“Notice anything different?” she hints, pirouetting in the doorway of her spacious apartment. She’s lost a lot of weight recently, and she’s very proud of it. “When I was out in L.A. mixing my last record, I got really close to two hundred pounds. That’s not funny for a five-foot- four-inch person. One night my friend Marci was driving me home and I bought six cookies the size of roofs of outhouses. I don’t think I was really going to eat them all; I just wanted to have them around. So we pull up in front of the house and I start to unwrap the paper on one of the cookies, and Marci, who’d just lost a bunch of weight, said to me, ‘You don’t want that cookie,’ and I said, ‘Yes. I do. I want it.’ She said, ‘No, you wanna throw it like a discus. Let me see you throw it like a discus.’ I went like that” — she mimes tossing a Frisbee — “and it went smash against the building. I said, ‘Hey, that was good. Lemme try another one.'”
The first thing you notice when you meet Phoebe Snow is not how she looks but what she says. Both as a performer and as a person, the most astonishing thing about her is what comes out of her mouth. While she’ll say there are certain subjects she’d rather not get into, she’ll talk about them anyway because they’re on her mind. And the first thing you know, she’s telling you why she broke up with her husband, what David Bowie whispered to her at a party, what shocking things she used to say to tease CBS Records president Walter Yetnikoff. These are things you can’t print, things in fact that you shouldn’t be hearing, maybe you don’t even want to be hearing, but they’re very funny. If you laugh at her stories, she’ll tell you more; if your attention starts to drift, she’ll reach for stories that seem a little hard to believe. Whatever it takes to make you laugh.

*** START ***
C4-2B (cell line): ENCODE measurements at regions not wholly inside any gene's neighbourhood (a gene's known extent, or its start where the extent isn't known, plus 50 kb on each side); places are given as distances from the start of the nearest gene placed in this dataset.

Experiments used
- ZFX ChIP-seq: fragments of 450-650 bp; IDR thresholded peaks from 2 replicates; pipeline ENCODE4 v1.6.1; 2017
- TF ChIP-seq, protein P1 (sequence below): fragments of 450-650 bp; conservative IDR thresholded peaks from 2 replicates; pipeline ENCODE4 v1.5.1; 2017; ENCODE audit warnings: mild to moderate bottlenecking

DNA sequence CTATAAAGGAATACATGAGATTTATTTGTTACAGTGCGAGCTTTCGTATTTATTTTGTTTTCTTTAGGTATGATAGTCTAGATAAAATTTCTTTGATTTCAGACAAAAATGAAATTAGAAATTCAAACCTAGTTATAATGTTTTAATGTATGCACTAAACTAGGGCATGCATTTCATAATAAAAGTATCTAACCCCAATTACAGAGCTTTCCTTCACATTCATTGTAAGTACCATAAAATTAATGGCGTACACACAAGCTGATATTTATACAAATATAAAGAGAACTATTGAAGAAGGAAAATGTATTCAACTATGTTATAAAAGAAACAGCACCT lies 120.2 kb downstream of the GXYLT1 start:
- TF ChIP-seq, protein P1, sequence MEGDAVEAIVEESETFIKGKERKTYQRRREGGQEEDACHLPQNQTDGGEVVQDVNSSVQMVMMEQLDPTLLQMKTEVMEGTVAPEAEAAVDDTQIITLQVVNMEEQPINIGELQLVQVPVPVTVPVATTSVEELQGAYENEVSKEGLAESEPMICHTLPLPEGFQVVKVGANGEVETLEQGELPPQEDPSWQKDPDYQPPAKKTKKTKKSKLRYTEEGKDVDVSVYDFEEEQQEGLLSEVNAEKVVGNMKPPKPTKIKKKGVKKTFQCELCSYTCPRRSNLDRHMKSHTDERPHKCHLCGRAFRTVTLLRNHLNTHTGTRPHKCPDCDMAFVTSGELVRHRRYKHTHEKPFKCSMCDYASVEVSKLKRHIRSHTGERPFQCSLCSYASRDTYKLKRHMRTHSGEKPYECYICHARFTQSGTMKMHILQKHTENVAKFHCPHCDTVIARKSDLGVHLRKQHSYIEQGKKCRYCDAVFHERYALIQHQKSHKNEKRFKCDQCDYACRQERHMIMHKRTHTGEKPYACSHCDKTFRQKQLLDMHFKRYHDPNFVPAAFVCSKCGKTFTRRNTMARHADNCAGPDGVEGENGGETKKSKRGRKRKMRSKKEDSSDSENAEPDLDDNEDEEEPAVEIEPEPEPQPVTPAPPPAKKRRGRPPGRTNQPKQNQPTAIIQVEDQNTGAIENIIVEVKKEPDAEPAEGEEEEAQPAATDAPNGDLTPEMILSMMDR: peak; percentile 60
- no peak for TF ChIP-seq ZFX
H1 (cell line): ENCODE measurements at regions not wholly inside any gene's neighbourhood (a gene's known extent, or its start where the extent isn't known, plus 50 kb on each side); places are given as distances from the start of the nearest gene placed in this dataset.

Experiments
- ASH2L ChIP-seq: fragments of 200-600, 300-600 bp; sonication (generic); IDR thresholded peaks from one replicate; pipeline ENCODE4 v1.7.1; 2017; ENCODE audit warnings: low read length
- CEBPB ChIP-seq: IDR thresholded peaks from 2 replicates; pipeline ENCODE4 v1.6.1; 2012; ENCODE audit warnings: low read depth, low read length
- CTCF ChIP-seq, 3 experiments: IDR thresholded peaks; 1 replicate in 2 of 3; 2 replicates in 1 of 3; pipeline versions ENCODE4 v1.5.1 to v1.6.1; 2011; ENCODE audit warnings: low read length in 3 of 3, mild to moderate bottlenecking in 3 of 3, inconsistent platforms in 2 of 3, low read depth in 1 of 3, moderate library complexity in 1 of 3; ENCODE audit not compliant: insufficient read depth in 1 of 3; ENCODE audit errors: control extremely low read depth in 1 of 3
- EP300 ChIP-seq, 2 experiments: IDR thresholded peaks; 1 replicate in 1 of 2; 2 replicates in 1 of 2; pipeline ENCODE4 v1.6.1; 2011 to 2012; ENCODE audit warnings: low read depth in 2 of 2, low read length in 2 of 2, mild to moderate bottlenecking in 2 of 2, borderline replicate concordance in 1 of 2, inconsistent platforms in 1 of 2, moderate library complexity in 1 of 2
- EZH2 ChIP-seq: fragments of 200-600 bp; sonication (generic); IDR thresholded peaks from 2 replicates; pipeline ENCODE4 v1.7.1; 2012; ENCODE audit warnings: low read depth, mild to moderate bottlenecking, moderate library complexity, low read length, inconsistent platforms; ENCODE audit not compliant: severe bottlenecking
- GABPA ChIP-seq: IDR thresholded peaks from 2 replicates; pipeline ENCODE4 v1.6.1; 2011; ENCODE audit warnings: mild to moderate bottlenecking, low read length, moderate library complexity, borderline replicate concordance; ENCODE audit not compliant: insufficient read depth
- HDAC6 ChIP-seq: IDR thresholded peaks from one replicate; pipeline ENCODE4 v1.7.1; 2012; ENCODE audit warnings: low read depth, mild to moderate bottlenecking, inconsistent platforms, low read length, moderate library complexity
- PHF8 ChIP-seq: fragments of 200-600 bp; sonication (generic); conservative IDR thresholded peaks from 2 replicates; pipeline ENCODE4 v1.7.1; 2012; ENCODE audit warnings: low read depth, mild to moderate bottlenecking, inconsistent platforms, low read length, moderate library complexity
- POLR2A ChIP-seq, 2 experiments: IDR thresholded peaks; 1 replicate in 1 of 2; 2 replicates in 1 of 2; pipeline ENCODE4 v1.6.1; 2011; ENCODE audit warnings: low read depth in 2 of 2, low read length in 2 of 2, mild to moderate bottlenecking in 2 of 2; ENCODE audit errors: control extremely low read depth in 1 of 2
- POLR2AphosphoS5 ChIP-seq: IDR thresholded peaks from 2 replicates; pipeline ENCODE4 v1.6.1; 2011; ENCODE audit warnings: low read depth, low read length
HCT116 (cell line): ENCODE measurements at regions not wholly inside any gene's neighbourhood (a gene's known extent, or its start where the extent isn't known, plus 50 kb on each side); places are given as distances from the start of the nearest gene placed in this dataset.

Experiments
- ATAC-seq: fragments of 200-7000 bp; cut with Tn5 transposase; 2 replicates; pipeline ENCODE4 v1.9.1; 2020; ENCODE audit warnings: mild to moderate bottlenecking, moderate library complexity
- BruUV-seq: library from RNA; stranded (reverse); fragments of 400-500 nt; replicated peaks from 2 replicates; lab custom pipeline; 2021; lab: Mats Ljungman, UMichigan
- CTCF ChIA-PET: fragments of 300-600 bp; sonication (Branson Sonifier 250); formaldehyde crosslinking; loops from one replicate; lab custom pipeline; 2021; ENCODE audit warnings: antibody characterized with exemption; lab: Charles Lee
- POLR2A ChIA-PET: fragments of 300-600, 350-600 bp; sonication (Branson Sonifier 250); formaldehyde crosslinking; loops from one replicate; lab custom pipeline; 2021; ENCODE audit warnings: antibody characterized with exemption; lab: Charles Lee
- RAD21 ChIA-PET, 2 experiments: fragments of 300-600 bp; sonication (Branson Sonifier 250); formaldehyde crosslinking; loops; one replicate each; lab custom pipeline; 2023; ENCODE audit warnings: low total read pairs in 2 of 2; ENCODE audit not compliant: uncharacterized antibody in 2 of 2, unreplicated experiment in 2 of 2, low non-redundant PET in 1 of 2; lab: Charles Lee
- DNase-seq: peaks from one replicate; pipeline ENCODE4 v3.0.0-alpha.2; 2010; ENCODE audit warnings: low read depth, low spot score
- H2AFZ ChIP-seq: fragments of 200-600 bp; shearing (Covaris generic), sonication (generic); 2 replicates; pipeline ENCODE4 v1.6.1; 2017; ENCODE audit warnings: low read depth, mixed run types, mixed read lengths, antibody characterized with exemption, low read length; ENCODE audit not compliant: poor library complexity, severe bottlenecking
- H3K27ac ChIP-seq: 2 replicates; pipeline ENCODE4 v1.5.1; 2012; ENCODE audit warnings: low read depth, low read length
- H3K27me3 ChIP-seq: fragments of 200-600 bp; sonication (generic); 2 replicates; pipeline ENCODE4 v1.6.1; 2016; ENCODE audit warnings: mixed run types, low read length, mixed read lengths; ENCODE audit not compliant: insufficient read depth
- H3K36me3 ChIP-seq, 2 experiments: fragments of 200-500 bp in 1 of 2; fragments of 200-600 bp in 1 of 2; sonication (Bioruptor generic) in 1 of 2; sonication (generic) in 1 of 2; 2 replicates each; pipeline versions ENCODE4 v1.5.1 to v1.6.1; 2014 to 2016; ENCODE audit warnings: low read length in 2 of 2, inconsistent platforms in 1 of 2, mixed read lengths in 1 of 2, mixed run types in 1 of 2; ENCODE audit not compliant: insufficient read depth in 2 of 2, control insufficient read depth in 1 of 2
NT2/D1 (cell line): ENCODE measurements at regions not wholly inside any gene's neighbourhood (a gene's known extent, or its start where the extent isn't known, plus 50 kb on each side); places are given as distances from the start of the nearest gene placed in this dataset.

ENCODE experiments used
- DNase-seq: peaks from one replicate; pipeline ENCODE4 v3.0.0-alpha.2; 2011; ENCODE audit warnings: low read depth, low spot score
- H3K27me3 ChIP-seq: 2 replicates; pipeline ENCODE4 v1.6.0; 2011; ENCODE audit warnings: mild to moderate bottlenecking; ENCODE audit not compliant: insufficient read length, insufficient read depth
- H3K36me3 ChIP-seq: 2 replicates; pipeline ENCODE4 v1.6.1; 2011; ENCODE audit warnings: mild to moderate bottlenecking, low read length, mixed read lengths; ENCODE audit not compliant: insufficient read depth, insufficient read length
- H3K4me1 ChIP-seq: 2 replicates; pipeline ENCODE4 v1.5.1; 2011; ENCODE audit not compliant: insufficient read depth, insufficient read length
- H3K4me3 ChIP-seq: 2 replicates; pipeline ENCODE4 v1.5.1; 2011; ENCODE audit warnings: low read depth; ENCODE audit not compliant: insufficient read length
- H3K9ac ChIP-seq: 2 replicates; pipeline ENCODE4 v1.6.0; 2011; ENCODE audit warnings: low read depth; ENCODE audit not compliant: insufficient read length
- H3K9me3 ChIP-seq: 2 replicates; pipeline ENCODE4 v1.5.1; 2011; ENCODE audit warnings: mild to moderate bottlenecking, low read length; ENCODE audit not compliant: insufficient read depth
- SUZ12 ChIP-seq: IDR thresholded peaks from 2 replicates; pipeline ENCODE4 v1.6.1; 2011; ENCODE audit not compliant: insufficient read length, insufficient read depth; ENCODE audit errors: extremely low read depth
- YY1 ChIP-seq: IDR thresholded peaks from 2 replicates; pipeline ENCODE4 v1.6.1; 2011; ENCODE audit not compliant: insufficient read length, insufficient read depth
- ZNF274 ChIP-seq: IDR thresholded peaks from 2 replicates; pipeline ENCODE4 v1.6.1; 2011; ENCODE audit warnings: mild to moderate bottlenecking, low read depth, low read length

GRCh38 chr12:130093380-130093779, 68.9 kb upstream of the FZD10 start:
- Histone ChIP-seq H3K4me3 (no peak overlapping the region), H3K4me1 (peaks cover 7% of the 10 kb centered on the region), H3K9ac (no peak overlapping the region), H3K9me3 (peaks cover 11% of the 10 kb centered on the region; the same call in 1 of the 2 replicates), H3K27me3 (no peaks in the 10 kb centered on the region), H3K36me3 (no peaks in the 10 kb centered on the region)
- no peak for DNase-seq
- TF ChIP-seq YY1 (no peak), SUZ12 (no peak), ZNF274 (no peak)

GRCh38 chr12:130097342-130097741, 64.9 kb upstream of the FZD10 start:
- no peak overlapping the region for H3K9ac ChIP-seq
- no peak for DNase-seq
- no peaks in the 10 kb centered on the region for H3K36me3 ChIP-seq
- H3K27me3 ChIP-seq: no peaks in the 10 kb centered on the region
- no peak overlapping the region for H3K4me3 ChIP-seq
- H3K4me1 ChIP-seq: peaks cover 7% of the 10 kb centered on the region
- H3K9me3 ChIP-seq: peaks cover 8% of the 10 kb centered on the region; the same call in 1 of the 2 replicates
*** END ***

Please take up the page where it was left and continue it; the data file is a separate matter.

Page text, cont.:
The most famous picture of Phoebe Snow is the painting on the cover of her first album. With a cloud of kinky hair topping a bespectacled face distinguished by full lips and seven prominent moles, you can’t tell whether she’s young or old, black or white. The “natural beauty” of that image appealed to many of her early fans in the antifashion ’70s, the I’m-okay-you’re-okay years. Her audiences were full of Phoebe Snow lookalikes — chubby women with curly hair, glasses, and moles, who, she says, sort of gave her the creeps. Back then, she didn’t help matters much; once, when the theater was cold, she went onstage in a ski parka, looking like the neighborhood babysitter. Today contact lenses have replaced the eyeglasses. And when she puts on a little makeup and changes into an embroidered black pullover for dinner, she even shows a touch of real glamour. But it’s still a little awkward talking about her appearance. We both know that if she sang like Phoebe Snow but looked like Deborah Harry, she’d be a superstar by now.